Jumping style

Discussion in 'Agility and Dog Sports' started by Laurelin, Oct 13, 2012.

  1. Beanie

    Beanie Clicker Cult Coordinator

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    Good point. I can also think of a few non-BCs I know with questionable measurements... =P

    A judge stopped the trial once because he wanted to make sure Auggie was running the correct height. Not because he thought he was too tall... because he thought he was too SMALL. He thought they had screwed up the run order. *sigh* No, that's actually what he measured into...
    Luckily they brought back challenging the height card, but you can only do it once now. Thankfully, both of Auggie's challenge measurements were right at 14", so we got a new height card and I was able to drop him down.

    Supposedly if people complain the judge can call for a measurement on a dog, but I've never actually heard of that happening.
     
  2. Laurelin

    Laurelin I'm All Ears

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    What counts as an 'off breed'?

    Thanks for all the height measuring links. I suppose that makes sense... as long as everyone is honest.
     
  3. Shai

    Shai & the Muttly Crew

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    Non-BC or -Sheltie lol.



    2012 Breed Breakdown for NAC. I bolded the top 5.

    Afghan Hound 1
    Airedale Terrier 2
    All American Dog / Mixed Breed 12
    American Eskimo Dog 2
    American Foxhound 1
    Australian Cattle Dog 14
    Australian Shepherd 62
    Beagle 7
    Bedlington Terrier 1
    Belgian Malinois 2
    Belgian Sheepdog 7
    Belgian Tervuren 11
    Bernese Mountain Dog 3
    Bolognese 1
    Border Collie 227
    Border Terrier 9
    Boston Terrier 6
    Bouvier des Flandres 1
    Boxer 1
    Briard 2
    Brittany 3
    Brussels Griffon 1
    Cairn Terrier 5
    Cardigan Welsh Corgi 6
    Cavalier King Charles Spaniel 12
    Chihuahua 1
    Chinese Crested 10
    Cocker Spaniel 19
    Collie 7
    Coton de Tulear 2
    Dachshund 2
    Dalmatian 1
    Doberman Pinscher 2
    English Cocker Spaniel 3
    English Setter 2
    English Springer Spaniel 5
    Flat-Coated Retriever 7
    French Bulldog 2
    German Shepherd Dog 7
    German Shorthaired Pointer 5
    Golden Retriever 49
    Greyhound 1
    Havanese 4
    Icelandic Sheepdog 3
    Irish Setter 2
    Irish Terrier 1
    Keeshond 4
    Kerry Blue Terrier 2
    Labrador Retriever 20
    Lhasa Apso 1
    Lowchen 1
    Maltese 2
    Manchester Terrier 2
    Mastiff 1
    Miniature American Shepherd 1
    Miniature Pinscher 1
    Miniature Schnauzer 15
    Norfolk Terrier 1
    Norwich Terrier 1
    Nova Scotia Duck Tolling Retriever 8
    Papillon 42
    Parson Russell Terrier 13
    Pembroke Welsh Corgi 25
    Petit Basset Griffon Vendeen 1
    Pomeranian 7
    Poodle 37
    Portuguese Water Dog 6
    Pug 6
    Pumi 4
    Pyrenean Shepherd 5
    Rat Terrier 6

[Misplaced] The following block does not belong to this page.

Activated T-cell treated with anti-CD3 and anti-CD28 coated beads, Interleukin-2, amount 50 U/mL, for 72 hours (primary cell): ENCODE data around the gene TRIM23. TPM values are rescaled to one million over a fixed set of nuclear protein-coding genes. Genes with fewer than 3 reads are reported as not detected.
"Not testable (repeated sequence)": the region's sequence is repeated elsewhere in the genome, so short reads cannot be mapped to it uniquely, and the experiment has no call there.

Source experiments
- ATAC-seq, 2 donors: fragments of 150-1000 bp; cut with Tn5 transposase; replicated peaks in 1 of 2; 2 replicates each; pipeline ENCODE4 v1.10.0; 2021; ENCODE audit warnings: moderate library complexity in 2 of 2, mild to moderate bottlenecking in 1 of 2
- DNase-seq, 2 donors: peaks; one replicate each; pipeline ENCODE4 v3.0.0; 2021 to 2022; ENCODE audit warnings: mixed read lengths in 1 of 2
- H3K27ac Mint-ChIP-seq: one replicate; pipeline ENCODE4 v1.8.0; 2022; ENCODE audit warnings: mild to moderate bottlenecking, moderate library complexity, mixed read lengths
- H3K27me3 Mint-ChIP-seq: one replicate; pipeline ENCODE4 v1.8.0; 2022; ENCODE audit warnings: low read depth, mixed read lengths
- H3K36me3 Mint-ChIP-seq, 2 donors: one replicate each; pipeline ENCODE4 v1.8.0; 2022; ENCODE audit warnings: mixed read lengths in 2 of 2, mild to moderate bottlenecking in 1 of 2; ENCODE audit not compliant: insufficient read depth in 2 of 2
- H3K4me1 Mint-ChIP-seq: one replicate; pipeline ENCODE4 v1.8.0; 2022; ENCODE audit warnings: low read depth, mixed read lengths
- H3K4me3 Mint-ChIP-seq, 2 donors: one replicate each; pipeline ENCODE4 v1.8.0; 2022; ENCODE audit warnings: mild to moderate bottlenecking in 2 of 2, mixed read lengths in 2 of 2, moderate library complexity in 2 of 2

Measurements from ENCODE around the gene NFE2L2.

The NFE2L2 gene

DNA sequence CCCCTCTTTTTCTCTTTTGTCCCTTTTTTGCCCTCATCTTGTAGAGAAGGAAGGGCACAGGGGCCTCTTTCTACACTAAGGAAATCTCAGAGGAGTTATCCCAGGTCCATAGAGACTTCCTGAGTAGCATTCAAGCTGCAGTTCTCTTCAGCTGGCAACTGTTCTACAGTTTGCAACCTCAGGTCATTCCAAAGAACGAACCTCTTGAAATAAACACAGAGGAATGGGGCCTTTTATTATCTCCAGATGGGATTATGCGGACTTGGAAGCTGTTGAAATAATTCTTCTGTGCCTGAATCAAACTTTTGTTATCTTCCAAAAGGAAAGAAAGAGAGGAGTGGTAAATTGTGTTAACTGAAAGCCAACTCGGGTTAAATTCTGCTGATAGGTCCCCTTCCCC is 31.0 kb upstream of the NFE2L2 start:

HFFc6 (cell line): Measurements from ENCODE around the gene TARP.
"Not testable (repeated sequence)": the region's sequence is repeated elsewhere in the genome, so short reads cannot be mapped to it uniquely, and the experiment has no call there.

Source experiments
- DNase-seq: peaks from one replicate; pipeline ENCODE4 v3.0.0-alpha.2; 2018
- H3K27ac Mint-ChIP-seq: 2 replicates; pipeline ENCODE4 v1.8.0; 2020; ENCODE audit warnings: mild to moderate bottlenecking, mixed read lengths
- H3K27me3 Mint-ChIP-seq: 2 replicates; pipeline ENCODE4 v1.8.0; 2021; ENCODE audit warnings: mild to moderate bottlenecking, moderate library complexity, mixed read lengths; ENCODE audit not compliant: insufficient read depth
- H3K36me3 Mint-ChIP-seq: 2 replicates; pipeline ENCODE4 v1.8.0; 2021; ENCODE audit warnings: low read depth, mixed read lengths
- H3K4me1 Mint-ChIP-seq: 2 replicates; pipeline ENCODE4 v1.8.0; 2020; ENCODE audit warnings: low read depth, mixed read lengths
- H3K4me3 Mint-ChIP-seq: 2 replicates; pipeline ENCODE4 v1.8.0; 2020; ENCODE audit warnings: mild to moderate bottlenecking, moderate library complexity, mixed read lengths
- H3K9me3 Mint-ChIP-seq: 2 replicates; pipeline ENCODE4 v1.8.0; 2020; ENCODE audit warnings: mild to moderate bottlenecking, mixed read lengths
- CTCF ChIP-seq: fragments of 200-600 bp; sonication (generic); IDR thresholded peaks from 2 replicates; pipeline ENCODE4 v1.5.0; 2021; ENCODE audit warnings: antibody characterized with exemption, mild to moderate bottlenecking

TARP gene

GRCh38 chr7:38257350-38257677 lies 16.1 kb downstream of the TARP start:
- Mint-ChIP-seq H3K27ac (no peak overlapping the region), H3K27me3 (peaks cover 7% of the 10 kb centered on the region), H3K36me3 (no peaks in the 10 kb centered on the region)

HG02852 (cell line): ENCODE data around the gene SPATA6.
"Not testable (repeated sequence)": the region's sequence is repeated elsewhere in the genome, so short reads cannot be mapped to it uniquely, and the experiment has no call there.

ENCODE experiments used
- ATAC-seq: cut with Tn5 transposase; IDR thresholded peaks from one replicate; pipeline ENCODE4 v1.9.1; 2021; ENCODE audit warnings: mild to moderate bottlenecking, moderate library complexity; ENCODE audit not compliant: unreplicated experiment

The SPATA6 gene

Rhodesian Ridgeback 3
    Rottweiler 2
    Russell Terrier 3
    Schipperke 1
    Shetland Sheepdog 120
    Shih Tzu 4
    Siberian Husky 4
    Soft Coated Wheaten Terrier 1
    Spinone Italiano 1
    Staffordshire Bull Terrier 1
    Standard Schnauzer 5
     
  4. BostonBanker

    BostonBanker Active Member

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    I'm probably going to the bad place, but I would do pretty much anything to get Gusto in the height class I want. I've had a few Names tell me "Oh, I could get him in 16", and I've been tempted to say "then you please go hold him for the judge".

    We'll see. He's so hard to measure, but he's pretty close to the cut off. I'm hoping he'll squeeze under, and you can bet I'm asking around to see which judges I need to avoid (I'm not looking for someone to lie, but I want to stay away from the ones who lose their patience quickly rather than giving the dog time to settle). The world will not end if I have another performance dog. But I really don't want to run my 16.25" dog at 22".

    We have someone in my classes who has a BC that, I think, is similarly bred to your guys. She jumps him at 26" in AKC even though he measures for 20" strictly because he's a much better jumper at that height. I think when you get those crazy athletic types, they get lazy over the little jumps. I don't know what it would mean for him as far as his injuries, but I certainly wouldn't hesitate to just jump him 26" in any venue from a training standpoint.
     
  5. Laurelin

    Laurelin I'm All Ears

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    Yay papillons! All 5 of those breeds are breeds I've owned/heavily considered. lol
     
  6. Shai

    Shai & the Muttly Crew

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    Well you DID say he jumps big... ;)

    It's frustrating to have the Little Dog in the class. From a competition standpoint but even more from a longevity of career standpoint. Mira's RIGHT on the line...she's been measured at 22 even several times by people other than me just to see where she is...because they yell at me for jumping her bigger than she needs to...but on the day she was measured for real she measured big and bouncy and I only get one chance to challenge so I'm dragging my feet. I've had people say, oh that's great you don't have to run against the BCs! And I just don't get that...it's better for my dog to jump 20 so I would if I could...and heck if they think the top dogs are in the 20" class then you bet I want to run against them...I'd rather place 10th against the best than 1st in any other class if that's how it stacks up...but that's me I guess. And even for those who do believe that...as others have pointed out, BCs are showing up more and more in 16" and 24"...we run against them fairly regularly and it's fun. Fortunately we have some of the top 24" dogs in the country around here so there is plenty of competition no matter where we fall :)
     
  7. Beanie

    Beanie Clicker Cult Coordinator

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    I think there's something to be said for going to a judge who is willing to be patient; I don't begrudge anybody that because that was my problem with Auggie. He needed a judge who was going to give him time to settle on the table. The very first official measurement he got, the VMO was giving him time, and right before she was about to say "I think he's just over 14"," he relaxed and she got his measurement just under 14".